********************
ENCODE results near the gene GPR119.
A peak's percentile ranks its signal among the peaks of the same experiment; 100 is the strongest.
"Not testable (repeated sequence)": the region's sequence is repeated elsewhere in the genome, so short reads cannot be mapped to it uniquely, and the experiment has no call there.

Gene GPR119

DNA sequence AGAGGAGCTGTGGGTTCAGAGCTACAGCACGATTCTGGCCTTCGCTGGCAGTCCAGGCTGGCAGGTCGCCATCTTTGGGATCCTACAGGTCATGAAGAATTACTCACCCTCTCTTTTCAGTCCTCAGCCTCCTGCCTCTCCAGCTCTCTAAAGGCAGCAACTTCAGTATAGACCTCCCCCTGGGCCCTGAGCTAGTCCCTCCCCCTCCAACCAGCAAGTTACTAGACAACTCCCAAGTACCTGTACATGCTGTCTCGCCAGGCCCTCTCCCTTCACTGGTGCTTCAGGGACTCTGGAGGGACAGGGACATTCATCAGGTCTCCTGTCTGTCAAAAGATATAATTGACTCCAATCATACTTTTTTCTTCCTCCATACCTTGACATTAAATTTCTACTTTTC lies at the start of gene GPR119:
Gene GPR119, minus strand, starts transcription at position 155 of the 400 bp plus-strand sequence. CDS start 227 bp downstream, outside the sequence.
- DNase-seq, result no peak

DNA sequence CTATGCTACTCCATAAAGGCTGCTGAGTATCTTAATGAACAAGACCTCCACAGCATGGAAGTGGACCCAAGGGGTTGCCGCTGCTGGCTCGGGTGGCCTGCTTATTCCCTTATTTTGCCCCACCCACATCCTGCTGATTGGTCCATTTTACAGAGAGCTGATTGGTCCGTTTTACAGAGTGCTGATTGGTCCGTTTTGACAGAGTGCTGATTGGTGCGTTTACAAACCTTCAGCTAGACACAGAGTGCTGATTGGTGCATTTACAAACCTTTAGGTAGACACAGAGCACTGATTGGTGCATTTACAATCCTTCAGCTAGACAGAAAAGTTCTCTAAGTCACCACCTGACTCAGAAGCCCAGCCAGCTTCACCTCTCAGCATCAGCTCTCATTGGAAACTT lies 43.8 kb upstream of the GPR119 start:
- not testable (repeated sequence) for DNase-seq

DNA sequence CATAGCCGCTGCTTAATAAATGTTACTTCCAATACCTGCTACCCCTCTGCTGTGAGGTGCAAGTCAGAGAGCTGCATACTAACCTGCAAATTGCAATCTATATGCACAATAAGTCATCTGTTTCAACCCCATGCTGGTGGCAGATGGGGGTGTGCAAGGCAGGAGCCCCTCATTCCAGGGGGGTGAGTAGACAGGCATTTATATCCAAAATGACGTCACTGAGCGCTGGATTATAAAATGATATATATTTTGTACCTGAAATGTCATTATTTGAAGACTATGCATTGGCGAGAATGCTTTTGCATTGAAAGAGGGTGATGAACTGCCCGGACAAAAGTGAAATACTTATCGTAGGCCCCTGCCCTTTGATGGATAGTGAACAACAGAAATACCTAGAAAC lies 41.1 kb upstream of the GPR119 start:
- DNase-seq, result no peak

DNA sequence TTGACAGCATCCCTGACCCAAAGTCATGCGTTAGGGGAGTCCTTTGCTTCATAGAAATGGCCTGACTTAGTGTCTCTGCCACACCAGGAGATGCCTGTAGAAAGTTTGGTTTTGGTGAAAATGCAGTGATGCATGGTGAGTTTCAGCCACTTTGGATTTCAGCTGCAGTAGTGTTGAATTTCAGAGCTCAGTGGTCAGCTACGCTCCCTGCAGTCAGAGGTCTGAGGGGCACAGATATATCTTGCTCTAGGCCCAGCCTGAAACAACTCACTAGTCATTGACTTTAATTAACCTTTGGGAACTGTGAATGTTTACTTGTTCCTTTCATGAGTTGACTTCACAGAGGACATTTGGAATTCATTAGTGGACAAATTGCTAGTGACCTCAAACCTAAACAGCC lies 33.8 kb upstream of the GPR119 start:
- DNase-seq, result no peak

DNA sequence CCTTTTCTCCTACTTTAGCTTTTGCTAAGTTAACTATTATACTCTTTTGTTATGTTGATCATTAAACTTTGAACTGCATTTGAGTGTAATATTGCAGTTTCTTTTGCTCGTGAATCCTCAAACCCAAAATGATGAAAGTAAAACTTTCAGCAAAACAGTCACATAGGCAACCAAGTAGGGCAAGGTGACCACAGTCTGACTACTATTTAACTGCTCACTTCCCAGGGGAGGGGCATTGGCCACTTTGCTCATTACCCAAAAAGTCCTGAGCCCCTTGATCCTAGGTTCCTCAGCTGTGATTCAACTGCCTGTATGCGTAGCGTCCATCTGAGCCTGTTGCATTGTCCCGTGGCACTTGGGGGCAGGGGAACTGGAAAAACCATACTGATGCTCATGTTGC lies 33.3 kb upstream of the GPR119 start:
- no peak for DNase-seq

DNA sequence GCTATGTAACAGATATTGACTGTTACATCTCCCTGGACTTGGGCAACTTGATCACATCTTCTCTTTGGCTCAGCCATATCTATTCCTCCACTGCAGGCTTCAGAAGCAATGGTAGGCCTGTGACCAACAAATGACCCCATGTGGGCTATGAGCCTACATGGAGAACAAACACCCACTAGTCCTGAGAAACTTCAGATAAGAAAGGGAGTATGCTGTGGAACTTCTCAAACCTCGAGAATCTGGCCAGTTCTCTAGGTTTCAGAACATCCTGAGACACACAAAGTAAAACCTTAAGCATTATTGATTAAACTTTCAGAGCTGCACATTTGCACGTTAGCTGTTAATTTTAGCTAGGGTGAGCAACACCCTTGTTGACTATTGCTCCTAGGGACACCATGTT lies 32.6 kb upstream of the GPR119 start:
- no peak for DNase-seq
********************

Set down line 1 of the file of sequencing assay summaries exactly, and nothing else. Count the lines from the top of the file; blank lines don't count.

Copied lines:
ENCODE results near the gene GPR119.